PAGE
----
The next procedure pertains to front to back or longitudinal adjustments to place the control plates 86 and 88 parallel to the rocker panels. This procedure is accomplished by making a measurement from the controlling member 12b which is furthest from the damaged portion of the vehicle to a factory jig hole or weld seam and then properly locking the thumb screws on the adjustable clamps 98 and 114 which are coupled to member 12b. The same procedure must be done to the adjustable clamps 96 and 112 to properly set member 12a in the proper position in the longitudinal direction. Next, a side to side or width adjustment is made putting the control plates 86 and 88 an equal distance from the respective rocker panels or any other undamaged portions of the vehicle. This is done by taking a measurement from the rocker panels to the control plates or to undamaged underside portions of the vehicle and adjusting and locking the screws on the clamps 96, 98, 112 and 114 for equal displacement. Upon completion of these steps, twist in the center section of the vehicle may be detected. If the plumb pointers are at the same measurement on either side, then there is not twist in the center section of the vehicle. If they are different, the center section of the vehicle has twist. At this point, it is advisable to remove any twist from the vehicle and straighten the section, because all further measurements will be taken from the center section using the rotatable measuring member 25.

The rotatable measuring member 24 is now attached to the controlling member 12 via coupling to the control plates 86 and 88. By positioning the rotatable measuring member vertically, a reference measurement from the drip rails of the vehicle on the right and left sides permits determination whether there is damage in that roof section. By now positioning the rotatable measuring member 24 to the undamaged portion of the vehicle, the rear in this example, and in the same plane as members 12a and 12b, an additional check of proper gauge setup may be made. This is done by measuring both left and right side distances from the transverse arm 44 to a factory jig hole, weld seam, or other undamaged portion of the vehicle. If the measurements are identical on both sides of the vehicle, then the rotatable measuring member 24 may now be positioned to the damaged portion of the vehicle. Now, visual observations of the relationships between corresponding damaged and undamaged sections areas are used to guide in the straightening of the damaged vehicle. These observations are enhanced in accuracy and are shown three-dimensionally by the use of the various pointer members. Also, the tape measure is able to measure all of the vehicle body, frame and suspension parts.

The rotatable measuring member 24 is now brought to the front of the vehicle and locked in position so that the crossbar 44 is in the plane of the members 12a and 12b of the controlling member 12. Now, sway, twist and short rail may be visually and accurately noted. Measurements from the crossbar 44 indicate exactly how short the rail actually is. Measurements from side arms 38 and 40 indicate sway, how far the vehicle is to the right of center in this example. By adjustment of the couplers 46 and 48 so that crossbar 44 is under the bumper area of the frame, one can make a measurement for twist. Also, one can measure for datum or the height relationship throughout the vehicle. By sliding the couplers 46 and 48 to various positions, equally on both sides, one can find the extent of damage of the short rail, where the damage begins and ends, and to what degree. Also, by sliding the couplers 46 and 48 to the end of the side arms 38 and 40, rotatable measuring member 25 may be positioned to monitor the actual height and length of the radiator support, thereby ascertaining the extent of damage three-dimensionally in that area. By further shortening the rotatable measuring member 25 and positioning the pointers at the upper connecting area of the MacPherson Strut at the inner fender panel, the extent and degree of damage to that area may be ascertained on a three-dimensional basis. By further shortening the rotatable measuring member 25, the cowl section may be monitored to determine the extent of damage in this area. Now, knowing the extent of damage, the vehicle may be straightened by making pulls in the exact direction needed to straighten the vehicle.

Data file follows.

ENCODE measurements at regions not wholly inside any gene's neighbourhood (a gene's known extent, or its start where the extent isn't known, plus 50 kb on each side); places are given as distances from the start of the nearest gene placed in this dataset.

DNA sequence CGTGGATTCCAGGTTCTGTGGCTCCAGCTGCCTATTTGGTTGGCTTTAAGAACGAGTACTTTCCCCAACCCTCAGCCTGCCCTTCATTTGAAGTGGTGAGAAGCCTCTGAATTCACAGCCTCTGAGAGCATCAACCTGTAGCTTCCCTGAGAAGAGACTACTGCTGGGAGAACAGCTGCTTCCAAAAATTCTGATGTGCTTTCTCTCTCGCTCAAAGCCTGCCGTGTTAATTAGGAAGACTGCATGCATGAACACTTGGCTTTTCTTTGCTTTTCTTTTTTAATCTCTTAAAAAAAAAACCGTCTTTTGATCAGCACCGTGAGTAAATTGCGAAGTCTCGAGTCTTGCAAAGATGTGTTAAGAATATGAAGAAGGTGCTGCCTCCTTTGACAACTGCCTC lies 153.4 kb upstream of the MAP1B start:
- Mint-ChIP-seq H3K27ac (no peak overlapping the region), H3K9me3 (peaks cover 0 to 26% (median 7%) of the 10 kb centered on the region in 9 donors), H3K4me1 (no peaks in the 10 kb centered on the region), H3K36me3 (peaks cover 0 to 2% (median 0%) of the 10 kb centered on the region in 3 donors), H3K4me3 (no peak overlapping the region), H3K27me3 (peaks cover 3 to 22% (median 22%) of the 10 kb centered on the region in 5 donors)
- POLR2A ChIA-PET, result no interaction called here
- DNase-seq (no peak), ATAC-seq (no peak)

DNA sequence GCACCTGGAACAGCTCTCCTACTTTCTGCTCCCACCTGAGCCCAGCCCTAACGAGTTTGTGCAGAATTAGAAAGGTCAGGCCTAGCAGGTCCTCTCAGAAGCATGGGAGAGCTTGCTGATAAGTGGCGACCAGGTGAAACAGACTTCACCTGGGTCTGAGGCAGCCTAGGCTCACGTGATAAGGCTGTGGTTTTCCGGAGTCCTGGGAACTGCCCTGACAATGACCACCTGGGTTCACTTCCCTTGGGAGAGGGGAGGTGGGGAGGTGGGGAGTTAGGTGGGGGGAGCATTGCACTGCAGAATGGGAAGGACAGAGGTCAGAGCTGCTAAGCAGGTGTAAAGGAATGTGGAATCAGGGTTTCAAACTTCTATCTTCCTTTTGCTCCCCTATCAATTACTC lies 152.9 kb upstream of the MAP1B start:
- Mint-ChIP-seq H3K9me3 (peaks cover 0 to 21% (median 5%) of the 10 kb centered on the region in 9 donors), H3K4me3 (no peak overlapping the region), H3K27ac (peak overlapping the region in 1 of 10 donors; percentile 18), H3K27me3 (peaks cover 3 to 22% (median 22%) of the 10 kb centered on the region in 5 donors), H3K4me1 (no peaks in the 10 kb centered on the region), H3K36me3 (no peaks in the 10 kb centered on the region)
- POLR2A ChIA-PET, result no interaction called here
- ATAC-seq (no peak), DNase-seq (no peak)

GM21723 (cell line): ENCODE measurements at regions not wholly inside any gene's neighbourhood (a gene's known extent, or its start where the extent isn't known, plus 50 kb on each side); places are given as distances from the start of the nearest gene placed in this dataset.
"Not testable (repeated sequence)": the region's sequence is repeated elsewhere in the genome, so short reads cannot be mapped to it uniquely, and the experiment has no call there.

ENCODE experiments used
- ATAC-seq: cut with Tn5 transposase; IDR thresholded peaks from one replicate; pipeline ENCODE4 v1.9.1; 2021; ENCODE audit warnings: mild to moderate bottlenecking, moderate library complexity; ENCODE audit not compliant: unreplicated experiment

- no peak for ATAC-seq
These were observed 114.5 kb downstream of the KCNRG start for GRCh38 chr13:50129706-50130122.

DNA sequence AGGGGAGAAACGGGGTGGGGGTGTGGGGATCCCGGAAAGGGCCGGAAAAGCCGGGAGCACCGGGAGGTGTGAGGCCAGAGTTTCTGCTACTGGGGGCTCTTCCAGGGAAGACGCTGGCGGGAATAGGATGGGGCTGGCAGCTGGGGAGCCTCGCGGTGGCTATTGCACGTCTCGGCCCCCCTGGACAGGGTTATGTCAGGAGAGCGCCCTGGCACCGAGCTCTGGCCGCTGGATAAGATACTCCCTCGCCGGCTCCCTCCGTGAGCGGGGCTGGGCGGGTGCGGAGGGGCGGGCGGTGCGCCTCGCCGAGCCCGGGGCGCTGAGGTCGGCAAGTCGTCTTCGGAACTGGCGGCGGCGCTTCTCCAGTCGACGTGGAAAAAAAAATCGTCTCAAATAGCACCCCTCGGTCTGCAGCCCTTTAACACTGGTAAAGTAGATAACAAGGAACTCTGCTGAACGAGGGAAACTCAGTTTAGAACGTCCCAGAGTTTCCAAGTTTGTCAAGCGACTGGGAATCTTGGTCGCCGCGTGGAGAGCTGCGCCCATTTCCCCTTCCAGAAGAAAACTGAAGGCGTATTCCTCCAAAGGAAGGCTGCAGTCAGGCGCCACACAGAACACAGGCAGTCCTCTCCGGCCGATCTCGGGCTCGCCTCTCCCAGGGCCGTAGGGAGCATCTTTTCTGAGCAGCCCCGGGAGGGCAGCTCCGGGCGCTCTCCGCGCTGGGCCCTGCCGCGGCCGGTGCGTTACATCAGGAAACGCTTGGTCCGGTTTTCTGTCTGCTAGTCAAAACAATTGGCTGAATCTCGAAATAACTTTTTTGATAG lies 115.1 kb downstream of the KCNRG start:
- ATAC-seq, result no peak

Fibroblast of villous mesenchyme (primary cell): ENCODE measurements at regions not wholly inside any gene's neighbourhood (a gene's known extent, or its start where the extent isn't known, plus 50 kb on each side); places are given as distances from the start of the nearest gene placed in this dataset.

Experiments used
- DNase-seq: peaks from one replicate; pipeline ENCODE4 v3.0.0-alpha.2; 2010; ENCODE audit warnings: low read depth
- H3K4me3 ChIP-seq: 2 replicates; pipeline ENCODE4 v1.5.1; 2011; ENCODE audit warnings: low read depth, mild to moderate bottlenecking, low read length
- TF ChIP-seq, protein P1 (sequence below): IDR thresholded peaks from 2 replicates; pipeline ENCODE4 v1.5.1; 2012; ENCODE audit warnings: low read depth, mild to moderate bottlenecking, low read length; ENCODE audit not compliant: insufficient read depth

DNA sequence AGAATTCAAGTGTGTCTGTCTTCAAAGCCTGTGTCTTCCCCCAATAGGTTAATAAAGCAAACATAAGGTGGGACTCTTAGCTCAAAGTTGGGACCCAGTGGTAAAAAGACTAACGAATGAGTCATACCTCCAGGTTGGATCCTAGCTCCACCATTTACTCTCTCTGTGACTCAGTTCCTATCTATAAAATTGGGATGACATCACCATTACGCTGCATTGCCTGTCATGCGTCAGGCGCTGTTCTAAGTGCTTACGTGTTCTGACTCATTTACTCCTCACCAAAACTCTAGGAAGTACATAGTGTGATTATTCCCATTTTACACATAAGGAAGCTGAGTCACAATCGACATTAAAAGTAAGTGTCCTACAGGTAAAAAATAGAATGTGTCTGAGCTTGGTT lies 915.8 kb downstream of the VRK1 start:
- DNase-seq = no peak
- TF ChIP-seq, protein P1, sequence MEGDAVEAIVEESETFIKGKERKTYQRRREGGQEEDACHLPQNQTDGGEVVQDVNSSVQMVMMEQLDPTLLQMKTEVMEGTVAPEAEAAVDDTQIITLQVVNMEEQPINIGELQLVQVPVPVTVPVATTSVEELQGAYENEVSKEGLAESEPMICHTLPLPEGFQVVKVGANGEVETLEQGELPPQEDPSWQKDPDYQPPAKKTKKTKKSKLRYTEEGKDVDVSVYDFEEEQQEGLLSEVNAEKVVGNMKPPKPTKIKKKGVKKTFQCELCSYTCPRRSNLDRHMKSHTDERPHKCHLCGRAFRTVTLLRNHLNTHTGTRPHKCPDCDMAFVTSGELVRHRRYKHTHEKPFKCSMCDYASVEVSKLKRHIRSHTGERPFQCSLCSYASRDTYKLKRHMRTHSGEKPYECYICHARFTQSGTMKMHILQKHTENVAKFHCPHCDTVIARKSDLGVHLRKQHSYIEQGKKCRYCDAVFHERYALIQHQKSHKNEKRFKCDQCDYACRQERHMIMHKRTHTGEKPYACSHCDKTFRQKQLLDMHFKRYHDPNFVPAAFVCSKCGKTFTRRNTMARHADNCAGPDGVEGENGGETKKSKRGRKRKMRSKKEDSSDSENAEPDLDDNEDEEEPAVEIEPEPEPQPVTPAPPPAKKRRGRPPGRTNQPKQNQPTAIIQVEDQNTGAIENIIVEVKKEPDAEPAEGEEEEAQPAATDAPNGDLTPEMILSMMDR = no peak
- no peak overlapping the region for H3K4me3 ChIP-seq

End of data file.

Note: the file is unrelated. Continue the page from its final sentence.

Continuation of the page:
The present invention may also be used to measure other parts of the vehicle to determine whether the vehicle is symmetrically balanced. For example, the wheels may be checked for bent rims, bent spindles or axles, tires being out of round and tread running off. Also, the invention may be used to determine whether suspension parts are bent, distorted or not in their proper location and to determine the state of front and rear wheel alignment and the alignment of distortion of a drive shaft.

In summary, the present invention has several applications owing to its accuracy, ease of use, economical manufacture, and to its inherent ability to compensate for user's lack of experience in knowing exactly how much a vehicle was damaged. The invention may be used as a teaching device, such as in trade schools, to educate people on what exactly happens to a vehicle when it is involved in an accident. Body shops and insurance companies may use the alignment gauge to write quick and accurate estimates of vehicle damage. The invention may also be used by insurance companies and motor vehicle departments to quickly verify the quality of body repair work. Lastly, the alignment gauge of the present invention may be used in auto body repair businesses for estimate writing, diagnosing extent of damage, training and repairing and checking a vehicle to verify that the vehicle was repaired correctly.

The embodiment of the present invention is intended to be merely exemplary and those skilled in the art may make numerous variations and modifications of it without departing from the spirit of the present invention. All such modifications and variations are intended to be included within the scope of the present invention as defined by the appended claims.

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Referenced by
Citing PatentFiling datePublication dateApplicantTitle
US4432144 *Feb 22, 1982Feb 21, 1984Ab SamefaArrangement for measuring and checking motorcycle frames
US4442608 *Sep 30, 1982Apr 17, 1984Continental Custom Bridge CompanyVehicle frame measurement device
US4473954 *Dec 10, 1982Oct 2, 1984Vilches Jose ISymmetric body
US4490918 *Feb 6, 1984Jan 1, 1985Continental Custom Bridge CompanyVehicle frame measurement device
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Classifications
U.S. Classification33/608, 33/288, 33/533, 33/203
International ClassificationG01B5/24, G01M17/007, G01B5/25, G01B5/00, G01B5/02, B60S5/00, G01M17/00, G01B, G01B3/00
Cooperative ClassificationG01B5/25, G01B5/0025
European ClassificationG01B5/00H, G01B5/25
Legal Events
DateCodeEventDescription
Feb 14, 1984PAPatent available for license or sale
Dec 13, 1983PAPatent available for license or sale
Sep 6, 1983PAPatent available for license or sale
Jul 26, 1983PAPatent available for license or sale